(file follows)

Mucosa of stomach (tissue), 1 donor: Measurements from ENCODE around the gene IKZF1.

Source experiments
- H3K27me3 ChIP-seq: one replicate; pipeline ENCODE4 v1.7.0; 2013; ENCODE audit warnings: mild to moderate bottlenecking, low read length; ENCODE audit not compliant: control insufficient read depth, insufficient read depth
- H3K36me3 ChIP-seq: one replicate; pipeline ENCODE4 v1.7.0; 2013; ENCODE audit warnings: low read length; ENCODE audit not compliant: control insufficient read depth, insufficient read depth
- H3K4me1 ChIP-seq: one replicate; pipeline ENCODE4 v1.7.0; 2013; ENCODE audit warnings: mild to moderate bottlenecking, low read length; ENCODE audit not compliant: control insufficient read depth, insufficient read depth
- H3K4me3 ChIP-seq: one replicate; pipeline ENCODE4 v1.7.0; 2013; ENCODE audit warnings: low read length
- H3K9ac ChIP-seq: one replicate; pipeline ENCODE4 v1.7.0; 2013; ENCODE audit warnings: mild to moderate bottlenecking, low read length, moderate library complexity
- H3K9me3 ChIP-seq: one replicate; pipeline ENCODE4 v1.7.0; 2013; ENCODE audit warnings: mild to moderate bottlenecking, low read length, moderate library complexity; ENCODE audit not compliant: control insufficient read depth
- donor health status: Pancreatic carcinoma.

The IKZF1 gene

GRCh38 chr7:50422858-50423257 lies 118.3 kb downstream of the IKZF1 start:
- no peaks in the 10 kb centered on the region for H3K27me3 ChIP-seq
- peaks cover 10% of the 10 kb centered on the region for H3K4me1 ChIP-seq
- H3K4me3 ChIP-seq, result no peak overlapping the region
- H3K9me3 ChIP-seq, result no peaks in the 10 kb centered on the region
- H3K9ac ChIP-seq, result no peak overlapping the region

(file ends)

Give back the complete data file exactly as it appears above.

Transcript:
Mucosa of stomach (tissue), 1 donor: Measurements from ENCODE around the gene IKZF1.

Source experiments
- H3K27me3 ChIP-seq: one replicate; pipeline ENCODE4 v1.7.0; 2013; ENCODE audit warnings: mild to moderate bottlenecking, low read length; ENCODE audit not compliant: control insufficient read depth, insufficient read depth
- H3K36me3 ChIP-seq: one replicate; pipeline ENCODE4 v1.7.0; 2013; ENCODE audit warnings: low read length; ENCODE audit not compliant: control insufficient read depth, insufficient read depth
- H3K4me1 ChIP-seq: one replicate; pipeline ENCODE4 v1.7.0; 2013; ENCODE audit warnings: mild to moderate bottlenecking, low read length; ENCODE audit not compliant: control insufficient read depth, insufficient read depth
- H3K4me3 ChIP-seq: one replicate; pipeline ENCODE4 v1.7.0; 2013; ENCODE audit warnings: low read length
- H3K9ac ChIP-seq: one replicate; pipeline ENCODE4 v1.7.0; 2013; ENCODE audit warnings: mild to moderate bottlenecking, low read length, moderate library complexity
- H3K9me3 ChIP-seq: one replicate; pipeline ENCODE4 v1.7.0; 2013; ENCODE audit warnings: mild to moderate bottlenecking, low read length, moderate library complexity; ENCODE audit not compliant: control insufficient read depth
- donor health status: Pancreatic carcinoma.

The IKZF1 gene

GRCh38 chr7:50422858-50423257 lies 118.3 kb downstream of the IKZF1 start:
- no peaks in the 10 kb centered on the region for H3K27me3 ChIP-seq
- peaks cover 10% of the 10 kb centered on the region for H3K4me1 ChIP-seq
- H3K4me3 ChIP-seq, result no peak overlapping the region
- H3K9me3 ChIP-seq, result no peaks in the 10 kb centered on the region
- H3K9ac ChIP-seq, result no peak overlapping the region